Friday, May 2, 2014

Full 90: Amid sport, a global unifier, racism continues to divide

Actions speak louder than words.

During a week soiled with racism in sports, one commissioner, Adam Silver, appeased the public with his banishment of Los Angles Clippers owner Donald Sterling, while one player’s actions, Barcelona’s Dani Alves, ignited a social media campaign to fight racism in soccer. Adam Silver’s decision to ban Sterling will serve as the template for the league’s zero-tolerance policy for racist behavior. The commissioner’s action has been met with great support by team owners, players, and fans worldwide. Conversely, a battle to erase longstanding racism in soccer is only just beginning.

The primary difference between the event concerning Sterling and the banana tossed at Dani Alves is the fact that as a franchise owner, the commissioner has certain governing powers to ensure harmony exists throughout the league. In Alves’ case, a fan of the opposing team conducted the cowardly act of racism.

For a long time now, racism has been prevalent in soccer. The majority of incidences have involved fans of clubs, yet there are several high-profiled players who have been accused of orating racist remarks or demonstrating offensive gestures during matches.

Sunday’s incident involving the Brazilian Alves is not the first time that a banana has been tossed in the direction of a player. The incident was the first documented time in which a player has responded to such demoralizing behavior in a humorous, yet powerful manner. In one quick swoop Alves picked up the banana, peeled it, and took a bite all before smashing a corner kick.

Headlines everywhere read, “Alves takes bite out of racism”.

Within hours of “the incident” fellow footballers, fans, and politicians posted pictures of themselves eating bananas preaching the message #WeAreAllMonkeys. Later it was revealed Alves’ instinct to eat the banana thrown at him was pre-planned with compatriot Neymar, both of whom discussed this matter weeks prior after having received similar racial treatment. Nonetheless the action by Alves has inspired millions worldwide to put an end to racism in soccer.
Neymar da Silva Santos JĂșnior

Sports are unique in that they serve as polarizing platforms for social change. Look back at Jackie Robinson, Jesse Owens, and John Carolos who used the image of sport to transcend barriers.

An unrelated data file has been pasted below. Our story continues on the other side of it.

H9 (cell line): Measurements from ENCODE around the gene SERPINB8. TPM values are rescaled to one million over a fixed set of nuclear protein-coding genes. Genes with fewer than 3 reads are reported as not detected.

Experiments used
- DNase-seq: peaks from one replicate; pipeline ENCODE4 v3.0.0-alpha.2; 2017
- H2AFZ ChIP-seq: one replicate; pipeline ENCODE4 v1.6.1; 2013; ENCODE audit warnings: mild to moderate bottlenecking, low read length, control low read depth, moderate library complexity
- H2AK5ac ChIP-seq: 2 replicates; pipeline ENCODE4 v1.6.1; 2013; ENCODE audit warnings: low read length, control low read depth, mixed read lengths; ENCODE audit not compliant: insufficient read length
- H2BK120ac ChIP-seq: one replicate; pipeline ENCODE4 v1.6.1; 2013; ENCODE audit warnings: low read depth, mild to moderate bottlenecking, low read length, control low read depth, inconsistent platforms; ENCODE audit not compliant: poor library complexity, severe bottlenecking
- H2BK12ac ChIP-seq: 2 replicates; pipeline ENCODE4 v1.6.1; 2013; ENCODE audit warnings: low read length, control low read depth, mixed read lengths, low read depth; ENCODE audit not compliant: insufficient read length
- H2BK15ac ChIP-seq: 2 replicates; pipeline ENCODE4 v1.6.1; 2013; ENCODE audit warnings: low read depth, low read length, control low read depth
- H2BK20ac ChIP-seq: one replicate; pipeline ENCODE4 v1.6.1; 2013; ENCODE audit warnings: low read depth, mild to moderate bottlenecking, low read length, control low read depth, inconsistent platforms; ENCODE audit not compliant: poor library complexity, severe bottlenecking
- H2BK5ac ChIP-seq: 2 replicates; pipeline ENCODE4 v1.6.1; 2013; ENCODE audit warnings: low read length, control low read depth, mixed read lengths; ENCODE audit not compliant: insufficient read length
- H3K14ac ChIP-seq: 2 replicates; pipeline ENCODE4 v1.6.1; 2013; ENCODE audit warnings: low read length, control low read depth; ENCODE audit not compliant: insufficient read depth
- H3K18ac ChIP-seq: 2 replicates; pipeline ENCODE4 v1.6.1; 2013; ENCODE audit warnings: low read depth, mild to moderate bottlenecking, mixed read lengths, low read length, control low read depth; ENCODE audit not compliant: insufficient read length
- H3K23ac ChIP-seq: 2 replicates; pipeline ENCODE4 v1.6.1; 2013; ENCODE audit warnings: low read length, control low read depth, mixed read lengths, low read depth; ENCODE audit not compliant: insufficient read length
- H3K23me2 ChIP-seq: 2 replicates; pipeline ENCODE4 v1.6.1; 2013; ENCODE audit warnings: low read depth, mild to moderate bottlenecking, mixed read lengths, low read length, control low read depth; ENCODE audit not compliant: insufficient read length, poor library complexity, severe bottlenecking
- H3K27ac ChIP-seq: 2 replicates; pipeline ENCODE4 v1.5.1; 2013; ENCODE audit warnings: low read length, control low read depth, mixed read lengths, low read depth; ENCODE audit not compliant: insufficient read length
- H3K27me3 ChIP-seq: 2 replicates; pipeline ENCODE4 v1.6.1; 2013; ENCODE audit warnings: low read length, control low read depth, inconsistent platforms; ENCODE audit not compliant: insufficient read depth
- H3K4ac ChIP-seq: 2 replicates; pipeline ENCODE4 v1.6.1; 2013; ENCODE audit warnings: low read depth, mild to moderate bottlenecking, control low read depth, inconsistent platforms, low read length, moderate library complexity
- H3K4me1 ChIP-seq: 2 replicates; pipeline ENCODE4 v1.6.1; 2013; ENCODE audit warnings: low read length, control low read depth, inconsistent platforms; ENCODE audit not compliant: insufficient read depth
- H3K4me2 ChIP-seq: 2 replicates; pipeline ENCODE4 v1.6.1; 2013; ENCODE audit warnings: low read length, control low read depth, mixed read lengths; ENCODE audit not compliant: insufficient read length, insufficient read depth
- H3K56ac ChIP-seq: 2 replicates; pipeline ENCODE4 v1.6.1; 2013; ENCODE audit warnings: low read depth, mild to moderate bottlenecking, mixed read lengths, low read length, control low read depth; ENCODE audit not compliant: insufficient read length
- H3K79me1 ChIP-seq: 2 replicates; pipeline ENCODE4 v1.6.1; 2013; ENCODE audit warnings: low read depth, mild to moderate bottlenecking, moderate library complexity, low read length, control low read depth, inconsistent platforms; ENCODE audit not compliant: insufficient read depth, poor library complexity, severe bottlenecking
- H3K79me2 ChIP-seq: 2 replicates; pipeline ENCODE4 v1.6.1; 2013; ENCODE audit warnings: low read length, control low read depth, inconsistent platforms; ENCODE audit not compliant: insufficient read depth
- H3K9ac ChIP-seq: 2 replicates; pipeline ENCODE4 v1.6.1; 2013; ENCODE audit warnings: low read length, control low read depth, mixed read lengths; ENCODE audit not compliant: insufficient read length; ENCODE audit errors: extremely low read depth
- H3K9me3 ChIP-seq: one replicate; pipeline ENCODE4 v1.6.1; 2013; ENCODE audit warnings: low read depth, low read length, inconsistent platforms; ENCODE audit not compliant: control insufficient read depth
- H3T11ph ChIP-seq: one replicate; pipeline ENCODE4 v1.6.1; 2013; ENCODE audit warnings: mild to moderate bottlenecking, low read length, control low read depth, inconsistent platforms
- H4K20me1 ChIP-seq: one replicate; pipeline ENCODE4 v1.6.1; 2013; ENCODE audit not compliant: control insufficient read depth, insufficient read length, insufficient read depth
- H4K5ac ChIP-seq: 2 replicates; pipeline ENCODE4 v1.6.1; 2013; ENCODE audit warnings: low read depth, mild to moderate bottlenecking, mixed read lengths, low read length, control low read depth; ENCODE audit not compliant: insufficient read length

Luis Suarez & Philipe Coutinho
Hopefully this social media movement is influential enough to inspire football-governing bodies, specifically UEFA and FIFA, to mull over the current issue of racism in soccer. Both of these organizations have long been criticized not being proactive enough in combating racism surrounding the sport. While both examples of racism this week were equally as crippling, the NBA commissioner was able to swiftly identify, analyze, and respond to the situation.

The issue is that racism triggered by fans is much more difficult to terminate. Some clubs have self-policed the issue by denying fans the ability to spectate a match, leaving the stands entirely vacant. Although this serves as a temporary solution, what is to prevent another fan from engaging in wrongful conduct during the following match? In the case of the Villarreal fan, he has been since banned for life by the club, yet has received ongoing praise from fellow Villarreal supporters.

It is tragic that within the world’s most coveted sport, racism continues to divide. Perhaps the most plausible solution to such behavior is through athletes advocating for change. If the voices of UEFA or FIFA do not ring loud enough, certainly the voices of those of whom we admire, playing the sport we love, can prove revolutionary.


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